Measurement and modelling of bubble size in flotation froths
Tshibwabwa, Eric Mukendi
The flotation process is widely used for upgrading valuable minerals in the field of mining. Many diverse minerals, including most of the world’s base and precious metals are processed by flotation process. Most valuable products produced by flotation pass through the froth phase of the flotation process. The froth phase has attracted more research in recent times because of its significant role in determining the mineral grade and recovery achieved from a flotation operation. The complex processes that occur in the froth phase – detachment, re-attachment, coalescence of bubbles, and competition for attachment sites, mixing and transport all combine to affect the net transfer of mineral particles into the concentrate. Bubbles are formed at different sizes in the pulp phase and coalesce at different rates and as a result the bubble size distribution varies from point to point in the froth phase. Substantial coalescence gives rise to loss of bubble surface area and hence loss of recovery. Competition for attachment sites gives rise to an increase in grade. No method for measuring the variation of froth bubble size distribution (FBSD) was available until Bhondayi and Moys developed one. The method measures the intrabubble impact distance in the froth using a probe dropped at known height through the froth. The average of these intra bubble impacts was considered to be a proxy for froth bubble size distribution; this was calibrated using FBSD. However the measured in the laboratory using photographs taken through the transparent wall of a laboratory cell. A 31 % of error was found and compared to the photographic method, which indicated that the technique over-estimates the actual froth bubble size distributions. This is due to the use of an average IID (proxy) as an estimate of the bubble. In response to the known of actual froth bubble size distribution FBSD in order to quantify the complex processes in the froth phase, an application of a stereological technique/model was developed and tested to obtain estimates of the actual froth bubble size distribution FBSD in lab flotation and Mintek pilot rougher cells as a function of froth height, frother dosage and superficial gas velocity. The model was first validated for a system of flotation with variable froth height in a transparent Wits lab flotation cell. The two-parameter normal distribution model FBSD was considered to fit the model-predicted intrabubble impact distance distribution IIDDs to measured intrabubble impact distance distribution IIDDs. The model was seen to accurately iii predict the FBSD compared to actual FBSD data obtained from above-mentioned conventional photographic method using a calibration scale attached to the transparent flotation cell wall, wherein the experimental IIDDs were accurately fitted by the model-predicted IIDDs. Similar estimation of froth bubble size distribution were also found with the inversion matrix technique. Secondly, the model was then evaluated for flotation condition with variable frother dosage in the Mintek pilot plant rougher cell. The model was seen to estimate the actual FBSD, wherein the IIDDs were precisely predicted compared to experimental IIDDs. Finally, the model validity was then tested for various systems of flotation conditions with variable superficial gas velocity. The model was seen to estimate the actual FBSD for these cases compared to both model-predicted IIDD and experimental IIDDs. The performance of the present model for these systems of flotation was seen to estimate froth bubble size in froth phase from measured IIDD information. Froth bubble size increases with increasing in froth height, and decreases with increasing in frother dosage and superficial gas velocity. Froth height, frother dosage and superficial gas velocity have a strong effect on froth bubble size distribution.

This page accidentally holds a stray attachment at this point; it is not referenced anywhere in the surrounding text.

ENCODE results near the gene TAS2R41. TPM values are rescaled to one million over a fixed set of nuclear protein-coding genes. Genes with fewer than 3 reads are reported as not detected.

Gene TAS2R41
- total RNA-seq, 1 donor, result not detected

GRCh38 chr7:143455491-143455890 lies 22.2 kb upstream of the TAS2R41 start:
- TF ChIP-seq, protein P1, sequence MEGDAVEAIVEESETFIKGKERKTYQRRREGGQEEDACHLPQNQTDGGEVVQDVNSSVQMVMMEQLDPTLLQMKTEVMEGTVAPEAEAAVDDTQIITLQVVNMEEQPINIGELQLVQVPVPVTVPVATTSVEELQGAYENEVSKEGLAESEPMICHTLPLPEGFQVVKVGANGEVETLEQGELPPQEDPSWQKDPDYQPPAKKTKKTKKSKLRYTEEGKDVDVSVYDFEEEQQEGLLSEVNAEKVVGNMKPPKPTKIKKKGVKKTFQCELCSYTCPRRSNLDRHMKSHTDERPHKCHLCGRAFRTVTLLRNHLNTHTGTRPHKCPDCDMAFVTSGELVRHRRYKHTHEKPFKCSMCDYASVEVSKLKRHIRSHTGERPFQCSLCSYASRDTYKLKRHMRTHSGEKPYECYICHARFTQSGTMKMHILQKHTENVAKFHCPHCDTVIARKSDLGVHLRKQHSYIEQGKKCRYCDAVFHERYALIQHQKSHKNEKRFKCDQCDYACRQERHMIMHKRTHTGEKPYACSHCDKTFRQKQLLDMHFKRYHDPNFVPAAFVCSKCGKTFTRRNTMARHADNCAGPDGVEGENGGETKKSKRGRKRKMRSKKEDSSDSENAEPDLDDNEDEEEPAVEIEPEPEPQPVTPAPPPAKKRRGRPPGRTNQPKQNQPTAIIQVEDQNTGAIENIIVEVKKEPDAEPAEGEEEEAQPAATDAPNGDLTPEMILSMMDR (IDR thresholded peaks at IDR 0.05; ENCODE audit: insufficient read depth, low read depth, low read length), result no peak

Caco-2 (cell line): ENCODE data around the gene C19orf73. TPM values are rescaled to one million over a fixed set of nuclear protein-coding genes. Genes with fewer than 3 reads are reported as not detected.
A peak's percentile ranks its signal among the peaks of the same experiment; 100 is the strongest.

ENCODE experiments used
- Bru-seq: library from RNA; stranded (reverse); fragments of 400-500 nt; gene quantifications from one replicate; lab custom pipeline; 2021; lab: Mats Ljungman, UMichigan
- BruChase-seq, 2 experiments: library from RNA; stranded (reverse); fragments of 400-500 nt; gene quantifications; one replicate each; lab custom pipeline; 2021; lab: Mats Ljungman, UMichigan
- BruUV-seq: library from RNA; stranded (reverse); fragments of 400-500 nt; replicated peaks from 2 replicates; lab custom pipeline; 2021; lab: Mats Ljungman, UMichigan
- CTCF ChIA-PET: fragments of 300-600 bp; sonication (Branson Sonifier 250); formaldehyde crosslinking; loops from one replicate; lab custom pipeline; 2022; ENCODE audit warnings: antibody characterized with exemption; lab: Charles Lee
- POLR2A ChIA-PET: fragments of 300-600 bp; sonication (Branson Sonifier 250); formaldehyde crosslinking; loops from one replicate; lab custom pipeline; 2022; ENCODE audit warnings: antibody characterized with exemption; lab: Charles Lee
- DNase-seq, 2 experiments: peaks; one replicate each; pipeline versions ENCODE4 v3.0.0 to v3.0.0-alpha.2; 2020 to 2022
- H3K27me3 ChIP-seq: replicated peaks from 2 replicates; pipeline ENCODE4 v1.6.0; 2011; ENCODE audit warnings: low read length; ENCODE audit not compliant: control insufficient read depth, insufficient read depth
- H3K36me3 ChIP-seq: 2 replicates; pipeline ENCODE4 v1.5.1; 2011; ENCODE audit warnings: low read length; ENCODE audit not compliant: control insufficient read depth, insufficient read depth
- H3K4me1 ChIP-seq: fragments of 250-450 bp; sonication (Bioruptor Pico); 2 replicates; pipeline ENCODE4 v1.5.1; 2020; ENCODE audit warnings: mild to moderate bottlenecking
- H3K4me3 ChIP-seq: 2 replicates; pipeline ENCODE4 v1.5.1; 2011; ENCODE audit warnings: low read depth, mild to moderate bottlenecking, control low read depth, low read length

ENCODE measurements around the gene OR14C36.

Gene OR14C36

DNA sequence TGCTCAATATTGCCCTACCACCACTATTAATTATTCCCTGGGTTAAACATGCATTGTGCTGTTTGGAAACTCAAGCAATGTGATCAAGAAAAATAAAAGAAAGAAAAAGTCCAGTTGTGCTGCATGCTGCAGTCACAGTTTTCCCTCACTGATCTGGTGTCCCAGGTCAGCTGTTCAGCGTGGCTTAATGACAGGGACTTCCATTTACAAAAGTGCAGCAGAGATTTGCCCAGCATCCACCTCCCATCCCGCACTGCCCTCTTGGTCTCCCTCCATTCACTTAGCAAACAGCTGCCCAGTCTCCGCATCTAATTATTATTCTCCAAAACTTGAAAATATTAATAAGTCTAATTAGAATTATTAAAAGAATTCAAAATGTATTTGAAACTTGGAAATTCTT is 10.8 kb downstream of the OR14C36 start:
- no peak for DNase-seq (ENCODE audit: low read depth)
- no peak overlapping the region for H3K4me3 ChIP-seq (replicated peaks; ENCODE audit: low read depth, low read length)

A thesis submitted to the Faculty of Engineering and the Built Environment, University of the Witwatersrand, Johannesburg, in fulfilment of the requirements for the degree of Master of Science in Engineering, Johannesburg August 2018
Tshibwabwa, Eric Mukendi (2018) Measurement and modelling of bubble size in flotation froths, University of the Witwatersrand, Johannesburg, <http://hdl.handle.net/10539/26965>